Whatever truth there might be in this old story it is certainly true that the same principle explains very well indeed why we get snared in the type of ‘self-imprisoning patterns’ that we have been talking about. The basic deal that the pattern of denial offers me is that if I buy into it then I get momentary relief from whatever uncomfortable feelings it is that I am determined to avoid. So for example if I aggressively assert that such-and-such is true (when the reality of the situation is that the only reason I am asserting it so strongly is because deep down I suspect that it isn’t true) this act of positive assertion gives me a welcome sense of validation or vindication. The re-assuring sense of validation or vindication doesn’t last very long however – the uncomfortable insecure feeling soon returns and when this happens I have to enact the ‘pattern of denial’ all over again, whatever that pattern may happen to be. Every time I enact the pattern (every time I assert the phoney story that I have latched onto to help me escape from the painful truth) the rotten feelings that I am running away from recede into the background, but though they stop bothering me for the time being that doesn’t mean that they have gone away. This means that I am buying my way into sure and certain trouble since the more I commit myself to the system of denial the more threatening the background threatening feelings become, and the more threatening the denied feelings the more this necessitates an escalation of the intensity and general forcefulness of my denial-based activity. Denial is therefore a profoundly perverse pattern of behaviour.



The sort of thing we are describing here is – needless to say – a very familiar story indeed. Everybody knows what it feels like to be trapped in an insane but overwhelmingly compelling pattern of behaviour where the ‘short-term logic of the situation’ compels me to keep on buying momentary relief from mental pain that I am experiencing in the present at the price of increasing the mental pain that awaits me in the future. What ‘cures’ the situation is also what creates the situation, like the joke about beer in The Simpsons. If only I could let go of the little bit of relief that I am holding onto with my tightly closed fist then I would be free from the whole accursed mechanism but my unreasoning greed for comfort or relief in the present moment prevents me from doing this. I am so incredibly and so stubbornly short-sighted that I won’t relinquish the pathetic bit of contrived self-justification that I am holding onto, even when both I and everyone else can see it is false. Of course, being free from the monkey trap doesn’t mean being free from the pain but then again it isn’t the pain that is doing me the harm. It is not the pain that does the harm but the pattern of my avoidance of this pain. In other words, it isn’t the pain that is the problem but my lazy or fearful attitude towards the pain.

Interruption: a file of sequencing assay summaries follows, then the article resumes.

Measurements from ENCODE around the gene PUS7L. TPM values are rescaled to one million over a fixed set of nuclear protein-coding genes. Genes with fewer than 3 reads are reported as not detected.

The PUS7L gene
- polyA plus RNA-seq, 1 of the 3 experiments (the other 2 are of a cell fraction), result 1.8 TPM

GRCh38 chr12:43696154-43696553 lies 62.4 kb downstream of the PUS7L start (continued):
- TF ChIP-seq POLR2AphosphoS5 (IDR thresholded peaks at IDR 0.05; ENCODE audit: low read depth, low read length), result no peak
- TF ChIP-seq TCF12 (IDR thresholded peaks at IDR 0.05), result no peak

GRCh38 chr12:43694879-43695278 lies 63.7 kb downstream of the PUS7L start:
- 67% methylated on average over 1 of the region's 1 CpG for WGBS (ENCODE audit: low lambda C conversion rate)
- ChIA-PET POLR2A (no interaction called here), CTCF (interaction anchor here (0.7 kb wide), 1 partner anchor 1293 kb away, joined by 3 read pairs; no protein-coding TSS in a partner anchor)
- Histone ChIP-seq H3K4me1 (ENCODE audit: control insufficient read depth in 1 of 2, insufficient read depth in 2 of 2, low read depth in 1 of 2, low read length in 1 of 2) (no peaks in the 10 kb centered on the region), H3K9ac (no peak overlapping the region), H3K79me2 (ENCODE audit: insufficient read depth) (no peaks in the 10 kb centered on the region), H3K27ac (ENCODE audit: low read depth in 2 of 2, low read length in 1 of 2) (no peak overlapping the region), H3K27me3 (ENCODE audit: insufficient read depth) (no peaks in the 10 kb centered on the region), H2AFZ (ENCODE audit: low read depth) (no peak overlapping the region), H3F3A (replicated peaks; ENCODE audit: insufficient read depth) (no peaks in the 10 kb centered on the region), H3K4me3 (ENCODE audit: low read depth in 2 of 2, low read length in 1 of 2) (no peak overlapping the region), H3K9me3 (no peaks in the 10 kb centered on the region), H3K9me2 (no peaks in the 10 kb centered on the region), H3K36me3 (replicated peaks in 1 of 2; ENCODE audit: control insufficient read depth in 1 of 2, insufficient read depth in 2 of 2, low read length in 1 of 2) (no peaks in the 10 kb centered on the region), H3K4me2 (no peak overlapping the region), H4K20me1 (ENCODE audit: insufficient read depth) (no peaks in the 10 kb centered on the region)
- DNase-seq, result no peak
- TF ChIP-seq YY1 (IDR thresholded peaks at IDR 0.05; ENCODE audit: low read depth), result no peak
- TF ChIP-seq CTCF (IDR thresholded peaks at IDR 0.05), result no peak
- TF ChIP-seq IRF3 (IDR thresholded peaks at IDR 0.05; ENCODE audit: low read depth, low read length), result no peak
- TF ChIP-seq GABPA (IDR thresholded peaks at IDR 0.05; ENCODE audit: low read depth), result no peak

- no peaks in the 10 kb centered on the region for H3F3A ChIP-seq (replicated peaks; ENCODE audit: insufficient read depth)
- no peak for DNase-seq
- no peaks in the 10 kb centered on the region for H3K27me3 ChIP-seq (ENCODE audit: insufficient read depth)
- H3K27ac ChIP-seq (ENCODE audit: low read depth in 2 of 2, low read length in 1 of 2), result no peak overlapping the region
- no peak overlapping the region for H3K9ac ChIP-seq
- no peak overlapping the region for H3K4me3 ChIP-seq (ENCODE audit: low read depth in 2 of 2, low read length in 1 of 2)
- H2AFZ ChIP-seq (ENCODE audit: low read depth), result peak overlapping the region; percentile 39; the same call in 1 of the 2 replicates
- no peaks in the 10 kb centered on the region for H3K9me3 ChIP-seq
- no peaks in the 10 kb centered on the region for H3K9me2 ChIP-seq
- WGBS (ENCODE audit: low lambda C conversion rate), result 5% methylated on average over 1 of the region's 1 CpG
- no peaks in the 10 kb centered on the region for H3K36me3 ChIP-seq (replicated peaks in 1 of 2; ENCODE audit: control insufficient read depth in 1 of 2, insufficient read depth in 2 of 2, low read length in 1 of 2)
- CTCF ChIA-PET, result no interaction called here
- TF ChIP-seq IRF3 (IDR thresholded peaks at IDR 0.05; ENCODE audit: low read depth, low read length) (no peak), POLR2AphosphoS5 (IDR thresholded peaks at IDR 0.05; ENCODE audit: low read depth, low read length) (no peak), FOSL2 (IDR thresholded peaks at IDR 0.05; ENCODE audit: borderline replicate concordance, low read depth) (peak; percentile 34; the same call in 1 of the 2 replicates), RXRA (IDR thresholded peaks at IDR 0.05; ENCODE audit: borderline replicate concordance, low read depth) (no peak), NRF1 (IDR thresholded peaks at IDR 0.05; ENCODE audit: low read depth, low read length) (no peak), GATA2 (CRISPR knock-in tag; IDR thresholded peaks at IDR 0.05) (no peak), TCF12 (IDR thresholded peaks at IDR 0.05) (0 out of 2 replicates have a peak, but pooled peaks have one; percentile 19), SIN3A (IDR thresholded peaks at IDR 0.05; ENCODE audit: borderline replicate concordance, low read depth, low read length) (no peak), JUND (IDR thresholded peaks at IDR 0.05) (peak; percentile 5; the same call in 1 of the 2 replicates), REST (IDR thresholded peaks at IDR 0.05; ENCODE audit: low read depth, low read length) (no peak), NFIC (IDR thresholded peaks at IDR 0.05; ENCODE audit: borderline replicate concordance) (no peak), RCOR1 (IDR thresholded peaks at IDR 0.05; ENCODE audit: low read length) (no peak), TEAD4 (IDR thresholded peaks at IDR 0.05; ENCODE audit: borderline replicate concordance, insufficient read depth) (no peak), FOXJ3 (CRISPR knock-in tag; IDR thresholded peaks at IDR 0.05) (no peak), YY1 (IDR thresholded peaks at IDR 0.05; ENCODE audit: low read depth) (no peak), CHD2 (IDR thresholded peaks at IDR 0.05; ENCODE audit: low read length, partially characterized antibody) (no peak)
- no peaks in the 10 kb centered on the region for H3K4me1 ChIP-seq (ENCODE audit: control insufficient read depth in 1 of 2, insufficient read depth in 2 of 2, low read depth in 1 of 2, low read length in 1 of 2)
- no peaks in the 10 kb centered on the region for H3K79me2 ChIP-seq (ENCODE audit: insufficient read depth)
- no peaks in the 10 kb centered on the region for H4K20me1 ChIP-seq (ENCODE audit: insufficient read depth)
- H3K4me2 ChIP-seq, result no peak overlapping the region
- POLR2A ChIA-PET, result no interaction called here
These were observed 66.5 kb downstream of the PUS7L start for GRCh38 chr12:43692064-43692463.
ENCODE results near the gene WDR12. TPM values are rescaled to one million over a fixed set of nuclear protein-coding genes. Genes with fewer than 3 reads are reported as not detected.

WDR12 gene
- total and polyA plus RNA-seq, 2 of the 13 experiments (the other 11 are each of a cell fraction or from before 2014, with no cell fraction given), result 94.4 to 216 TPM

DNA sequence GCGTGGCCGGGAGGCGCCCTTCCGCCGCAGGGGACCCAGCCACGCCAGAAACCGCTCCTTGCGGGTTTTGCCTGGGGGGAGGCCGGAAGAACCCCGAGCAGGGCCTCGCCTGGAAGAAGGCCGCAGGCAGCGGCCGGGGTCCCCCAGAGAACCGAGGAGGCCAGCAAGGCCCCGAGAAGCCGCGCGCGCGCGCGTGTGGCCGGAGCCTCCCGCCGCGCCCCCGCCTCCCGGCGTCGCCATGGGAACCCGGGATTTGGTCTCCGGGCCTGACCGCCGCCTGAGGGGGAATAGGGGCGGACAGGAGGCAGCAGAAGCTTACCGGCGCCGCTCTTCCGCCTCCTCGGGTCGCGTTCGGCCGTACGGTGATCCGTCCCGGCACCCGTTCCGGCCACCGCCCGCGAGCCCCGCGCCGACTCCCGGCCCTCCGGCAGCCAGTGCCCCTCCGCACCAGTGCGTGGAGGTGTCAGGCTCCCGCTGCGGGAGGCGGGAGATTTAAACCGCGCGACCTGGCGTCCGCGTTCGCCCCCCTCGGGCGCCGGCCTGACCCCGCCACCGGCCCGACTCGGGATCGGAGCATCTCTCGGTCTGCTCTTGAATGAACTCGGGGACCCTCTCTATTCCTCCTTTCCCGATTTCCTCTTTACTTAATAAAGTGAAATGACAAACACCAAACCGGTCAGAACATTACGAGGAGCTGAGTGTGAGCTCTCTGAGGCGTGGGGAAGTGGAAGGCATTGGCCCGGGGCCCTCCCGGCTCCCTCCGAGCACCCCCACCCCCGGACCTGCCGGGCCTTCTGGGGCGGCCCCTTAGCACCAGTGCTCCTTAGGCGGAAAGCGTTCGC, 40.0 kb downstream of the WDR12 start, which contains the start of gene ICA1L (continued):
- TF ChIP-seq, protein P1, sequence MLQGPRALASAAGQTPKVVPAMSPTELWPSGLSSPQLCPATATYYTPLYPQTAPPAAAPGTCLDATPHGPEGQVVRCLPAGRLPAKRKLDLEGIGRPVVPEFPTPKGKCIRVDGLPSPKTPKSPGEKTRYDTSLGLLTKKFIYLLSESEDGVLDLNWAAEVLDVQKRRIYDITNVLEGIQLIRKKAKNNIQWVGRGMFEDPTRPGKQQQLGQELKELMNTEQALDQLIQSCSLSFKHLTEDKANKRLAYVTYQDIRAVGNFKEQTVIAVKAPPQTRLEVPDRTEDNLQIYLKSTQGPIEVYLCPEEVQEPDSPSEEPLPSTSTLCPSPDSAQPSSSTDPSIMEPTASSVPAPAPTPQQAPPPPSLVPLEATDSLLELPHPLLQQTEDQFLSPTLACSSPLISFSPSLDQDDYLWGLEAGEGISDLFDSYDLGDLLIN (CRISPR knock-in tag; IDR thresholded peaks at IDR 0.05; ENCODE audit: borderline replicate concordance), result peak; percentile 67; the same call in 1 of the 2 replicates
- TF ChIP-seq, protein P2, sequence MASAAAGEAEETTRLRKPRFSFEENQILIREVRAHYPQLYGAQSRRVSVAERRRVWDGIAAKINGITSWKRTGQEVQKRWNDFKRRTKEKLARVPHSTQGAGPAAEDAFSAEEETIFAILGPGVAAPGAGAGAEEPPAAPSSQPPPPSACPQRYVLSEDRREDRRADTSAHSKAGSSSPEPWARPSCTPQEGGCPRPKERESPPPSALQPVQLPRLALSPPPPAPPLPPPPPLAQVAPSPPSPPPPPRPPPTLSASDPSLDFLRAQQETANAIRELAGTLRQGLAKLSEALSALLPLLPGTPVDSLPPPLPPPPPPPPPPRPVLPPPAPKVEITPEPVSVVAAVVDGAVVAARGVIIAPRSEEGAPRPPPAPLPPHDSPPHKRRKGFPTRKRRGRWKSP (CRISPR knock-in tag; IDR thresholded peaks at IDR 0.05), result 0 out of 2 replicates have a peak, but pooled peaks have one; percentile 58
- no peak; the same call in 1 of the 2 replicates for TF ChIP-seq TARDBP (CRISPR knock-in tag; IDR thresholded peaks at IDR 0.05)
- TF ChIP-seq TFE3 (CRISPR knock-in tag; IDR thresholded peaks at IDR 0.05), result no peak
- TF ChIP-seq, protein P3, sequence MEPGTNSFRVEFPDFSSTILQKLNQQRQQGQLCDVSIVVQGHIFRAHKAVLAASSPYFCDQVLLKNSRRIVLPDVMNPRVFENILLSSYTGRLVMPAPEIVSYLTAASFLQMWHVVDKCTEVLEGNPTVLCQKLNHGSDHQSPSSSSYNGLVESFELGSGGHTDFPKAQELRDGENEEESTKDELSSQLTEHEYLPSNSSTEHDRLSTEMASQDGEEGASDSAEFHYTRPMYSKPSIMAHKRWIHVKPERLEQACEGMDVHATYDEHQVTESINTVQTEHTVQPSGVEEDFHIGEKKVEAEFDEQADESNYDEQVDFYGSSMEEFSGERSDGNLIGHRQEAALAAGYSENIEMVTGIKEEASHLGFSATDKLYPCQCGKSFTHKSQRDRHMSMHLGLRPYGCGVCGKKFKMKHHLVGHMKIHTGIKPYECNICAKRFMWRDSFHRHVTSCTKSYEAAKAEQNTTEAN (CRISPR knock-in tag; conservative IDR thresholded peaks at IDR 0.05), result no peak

Saying that the pain itself is not the problem can be a pretty hard point to understand because it totally challenges our ‘inverted viewpoint’. The mechanics of the situation is that I identify with the pattern of avoidance (i.e. the system of denial) and so what is ‘bad for the system of denial’ is ‘bad for me’. From the point of view of the system of denial any extreme of mental pain is wholly and completely ‘bad’ because it signals the failure of that system. This outcome, needless to say, represents an utterly unthinkable catastrophe from the inverted viewpoint that I am usually trapped in because I simply don’t see the system of denial for what it is. As we have said, identification with the inverted viewpoint means that I am committed to protecting and defending and taking care of the system as if it were myself (which it has – by default – become). Just as a cuckoo will replace one of the eggs of its unknowing hosts with its own egg so that the host parent ends up taking care of the fledgling cuckoo as if it were it’s own offspring, so too do I end up taking care of whatever system of denial I have unwittingly adopted for all the world as if this alien (and essentially inimical) system were synonymous with my own true self.